Poverty, hunger, disease, violence, political instability, corruption, exploitation of natural resources – Kenyan Dan Kidha sees all these woes confronting Africa, plus he sees the underlying causes that Westerners don’t hear about on the news. As a pastor, he has pondered how to serve an “incurably religious,” but beleaguered people.
“You cannot just say, ‘Read the Bible and pray every day,’” concluded the 41-year-old Kidha. A transforming Christian ministry, he said, must be broad. While he points to the ultimate glories in the new heaven and new Earth, he also must answer the question “How does our faith relate to our present life challenges here today?”
After studying theology, philosophy, ethics, and public policy, and after working in local government, education, and the church, Kidha came to Palm Beach Atlantic to earn the Ph.D. in Practical Theology, a framework “putting this all together” to help champion transformational leadership in Africa.
He completed his first semester in the program last fall, presenting a paper entitled “Toward a Theology of Hope? Mamlaka Hill Chapel and the Contemporary African Dilemma.” Mamlaka Hill Chapel is the church he served in Kenya. That church’s response to the pandemic crisis provides fruitful ground for Kidha’s Ph.D. research.
Mamlaka Hill Chapel is an evangelical community of believers within the University of Nairobi and was one of the few Kenyan churches already online when COVID-19 struck. Kidha recalled that the church:
- allocated staff to phone members to learn how they were doing;
- expanded its food pantry to help those who lost their jobs because of the pandemic;
- rallied members to bring resources together for outreach to the disadvantaged;
- became an outspoken voice urging people to get tested for COVID, hosting forums where medical specialists spoke about the reality of the disease, combatting disinformation;
- partnered with the government and other institutions to have vaccination done in church facilities.
“The church has to be in the forefront” in such urgent, practical matters, Kidha said. Now he is researching how successful these efforts were. “How did people respond? Did meaningful change take place? How well did we mitigate suffering? Did we give hope?”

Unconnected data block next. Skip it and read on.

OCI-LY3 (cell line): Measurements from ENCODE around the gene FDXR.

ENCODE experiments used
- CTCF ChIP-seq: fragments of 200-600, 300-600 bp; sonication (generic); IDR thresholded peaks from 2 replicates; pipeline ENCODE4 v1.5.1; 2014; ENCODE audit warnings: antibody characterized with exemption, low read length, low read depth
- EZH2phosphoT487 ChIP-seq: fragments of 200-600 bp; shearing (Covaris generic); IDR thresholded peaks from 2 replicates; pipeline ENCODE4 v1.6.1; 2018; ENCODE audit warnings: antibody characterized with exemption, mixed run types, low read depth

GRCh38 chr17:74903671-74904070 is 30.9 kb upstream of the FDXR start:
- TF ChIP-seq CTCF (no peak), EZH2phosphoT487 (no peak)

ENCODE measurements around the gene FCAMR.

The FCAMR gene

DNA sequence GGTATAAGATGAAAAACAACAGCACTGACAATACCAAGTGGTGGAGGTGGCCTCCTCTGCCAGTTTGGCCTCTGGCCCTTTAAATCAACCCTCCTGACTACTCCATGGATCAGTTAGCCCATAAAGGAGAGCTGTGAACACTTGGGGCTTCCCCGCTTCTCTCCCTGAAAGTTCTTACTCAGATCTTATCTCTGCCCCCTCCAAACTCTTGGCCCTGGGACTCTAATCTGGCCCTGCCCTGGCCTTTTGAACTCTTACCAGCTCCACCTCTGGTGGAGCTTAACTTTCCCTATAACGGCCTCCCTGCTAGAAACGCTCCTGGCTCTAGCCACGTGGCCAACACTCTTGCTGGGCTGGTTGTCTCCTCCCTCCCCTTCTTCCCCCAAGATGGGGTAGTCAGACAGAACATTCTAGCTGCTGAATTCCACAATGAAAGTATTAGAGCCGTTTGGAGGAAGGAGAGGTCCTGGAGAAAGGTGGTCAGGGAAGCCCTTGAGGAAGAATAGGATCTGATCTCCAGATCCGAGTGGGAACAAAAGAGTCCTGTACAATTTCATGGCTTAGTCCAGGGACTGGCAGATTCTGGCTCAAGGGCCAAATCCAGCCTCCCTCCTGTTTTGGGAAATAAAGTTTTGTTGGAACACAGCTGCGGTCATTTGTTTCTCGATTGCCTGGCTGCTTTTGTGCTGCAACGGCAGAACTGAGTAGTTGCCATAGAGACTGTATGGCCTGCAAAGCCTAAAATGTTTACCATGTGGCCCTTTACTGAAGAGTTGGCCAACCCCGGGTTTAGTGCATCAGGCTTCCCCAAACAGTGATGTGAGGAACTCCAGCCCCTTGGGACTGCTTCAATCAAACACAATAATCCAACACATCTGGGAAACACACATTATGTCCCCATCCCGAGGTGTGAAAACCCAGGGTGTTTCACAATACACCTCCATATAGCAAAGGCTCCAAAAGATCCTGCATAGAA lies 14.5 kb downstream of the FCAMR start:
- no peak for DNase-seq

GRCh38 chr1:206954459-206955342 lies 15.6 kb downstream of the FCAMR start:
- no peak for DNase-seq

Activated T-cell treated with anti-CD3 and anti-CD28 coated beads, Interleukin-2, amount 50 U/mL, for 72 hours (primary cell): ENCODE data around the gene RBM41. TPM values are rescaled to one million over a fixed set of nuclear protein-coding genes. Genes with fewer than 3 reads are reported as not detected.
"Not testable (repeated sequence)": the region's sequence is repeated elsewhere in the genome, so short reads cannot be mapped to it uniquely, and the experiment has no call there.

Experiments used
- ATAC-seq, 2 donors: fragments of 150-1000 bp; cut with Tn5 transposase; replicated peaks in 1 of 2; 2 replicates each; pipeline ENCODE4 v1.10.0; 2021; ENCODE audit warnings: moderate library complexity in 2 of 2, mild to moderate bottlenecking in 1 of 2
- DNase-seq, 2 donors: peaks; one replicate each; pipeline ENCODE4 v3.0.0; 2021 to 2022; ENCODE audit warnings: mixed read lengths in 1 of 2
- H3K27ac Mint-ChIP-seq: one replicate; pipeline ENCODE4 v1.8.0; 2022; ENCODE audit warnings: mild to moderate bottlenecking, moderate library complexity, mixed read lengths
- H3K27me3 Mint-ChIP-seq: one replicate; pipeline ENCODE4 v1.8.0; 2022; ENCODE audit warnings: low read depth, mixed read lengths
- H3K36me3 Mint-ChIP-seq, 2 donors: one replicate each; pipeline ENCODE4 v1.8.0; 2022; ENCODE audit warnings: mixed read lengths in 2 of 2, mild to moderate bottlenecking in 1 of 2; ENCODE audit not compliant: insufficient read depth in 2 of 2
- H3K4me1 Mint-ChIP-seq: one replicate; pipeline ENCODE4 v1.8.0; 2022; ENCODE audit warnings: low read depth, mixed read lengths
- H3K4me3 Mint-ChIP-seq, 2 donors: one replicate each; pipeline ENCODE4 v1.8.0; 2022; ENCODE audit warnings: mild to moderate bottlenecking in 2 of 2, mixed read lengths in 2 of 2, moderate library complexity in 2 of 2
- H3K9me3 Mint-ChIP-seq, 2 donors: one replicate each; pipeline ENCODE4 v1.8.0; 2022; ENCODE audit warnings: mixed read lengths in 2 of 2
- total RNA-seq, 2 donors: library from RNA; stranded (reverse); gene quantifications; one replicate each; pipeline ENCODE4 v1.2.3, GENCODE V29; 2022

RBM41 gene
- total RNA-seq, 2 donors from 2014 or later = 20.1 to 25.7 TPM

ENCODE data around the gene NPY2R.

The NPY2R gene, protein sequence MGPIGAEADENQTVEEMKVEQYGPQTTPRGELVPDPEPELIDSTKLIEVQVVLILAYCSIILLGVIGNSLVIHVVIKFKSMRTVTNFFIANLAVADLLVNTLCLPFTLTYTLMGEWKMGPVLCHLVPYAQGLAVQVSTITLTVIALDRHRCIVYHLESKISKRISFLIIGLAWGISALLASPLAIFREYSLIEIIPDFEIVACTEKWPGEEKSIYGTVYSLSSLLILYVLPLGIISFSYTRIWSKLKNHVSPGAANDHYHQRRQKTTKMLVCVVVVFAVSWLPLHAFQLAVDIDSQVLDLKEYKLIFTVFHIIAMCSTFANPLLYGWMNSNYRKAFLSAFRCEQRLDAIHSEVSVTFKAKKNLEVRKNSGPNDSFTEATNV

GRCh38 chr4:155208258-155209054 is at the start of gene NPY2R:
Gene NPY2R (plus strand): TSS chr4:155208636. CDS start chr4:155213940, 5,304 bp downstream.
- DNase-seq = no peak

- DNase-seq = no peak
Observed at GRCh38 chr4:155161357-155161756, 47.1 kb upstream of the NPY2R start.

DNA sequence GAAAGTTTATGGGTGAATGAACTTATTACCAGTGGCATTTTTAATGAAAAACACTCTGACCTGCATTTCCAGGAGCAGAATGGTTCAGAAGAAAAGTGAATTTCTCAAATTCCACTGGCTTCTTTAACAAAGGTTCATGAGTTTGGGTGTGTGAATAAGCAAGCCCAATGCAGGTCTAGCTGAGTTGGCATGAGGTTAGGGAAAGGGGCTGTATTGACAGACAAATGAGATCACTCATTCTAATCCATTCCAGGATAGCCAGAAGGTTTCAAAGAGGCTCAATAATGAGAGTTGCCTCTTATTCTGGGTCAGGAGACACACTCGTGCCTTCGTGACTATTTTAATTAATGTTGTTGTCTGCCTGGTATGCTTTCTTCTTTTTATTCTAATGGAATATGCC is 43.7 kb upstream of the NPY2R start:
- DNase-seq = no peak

After Kidha evaluates his church’s response to the unique crisis of COVID-19, he will study how those lessons learned can provide a model for approaching other critical problems in Africa, including the painful legacies of colonialism. He quoted the saying, “The Europeans came to Africa with Bibles and told us, ‘Close your eyes and pray.’ And when we opened our eyes, we had the Bible in our hands, and they had the land in their hands.”
The Christianity “imported” to Africa remains embedded with many colonial imperialist nuances, Kidha said. And education in the continent traditionally has been geared toward “creating puppets for other people,” rather than developing Africans to think independently. He yearns for the Christian Church to help Africans deal with the past, unite in solidarity with those who have suffered, and provide hope for justice and a better Africa.
“I am convinced that Dan Kidha will make a deep contribution to the church in Africa as a result of his Ph.D. research at PBA,” said Dr. Victor Copan, chair of the Ministry Leadership Studies Department in the School of Ministry. As Copan led one of the Ph.D. program seminars, he found Kidha’s contributions “always thoughtful and intriguing.” Those insights “come from Dan’s diverse academic training and broad experience,” Copan said, “and they also find their roots in where Dan was born.”
The Ph.D. in Practical Theology program has enrolled men and women from 13 countries. The beauty of the program’s seminar-style learning, Copan said, “lies in the international perspective that the participants receive in these discussions.”
Kidha and his fellow students represent 17 Christian denominations. “From that vast ecclesial background,” Kidha said, “we sit in class as equals, learning from each other, united in purpose. And that gives me hope for the Church.”
He previously earned master’s degrees in applied ethics and in management consulting and organization leadership. The Ph.D. program, he said, has proven to be his toughest schooling, but also “by far the most exciting.” And from the faculty, Kidha said, he’s found “amazing grace,” with appropriately doctoral academic rigor “but no intellectual academic arrogance.”
Kidha took a step of faith, coming to Palm Beach Atlantic from Kenya with his wife and their three children and limited resources. “I’ve met generous people,” he said, “and the collegiality and camaraderie have been great.” He recalled gratefully how his Ph.D. classmate Jeremy Morse helped him settle into a West Palm Beach apartment.
The Ph.D. is not just an academic exercise for Kidha and his cohort. “It’s also a journey of faith and a journey of transformation.” He cited Dr. Bryan Froehle, program director, in “helping us see the significance of the practicality of the Christian faith: how livable it is in the broad sense, and how we’ve been called to give of ourselves.”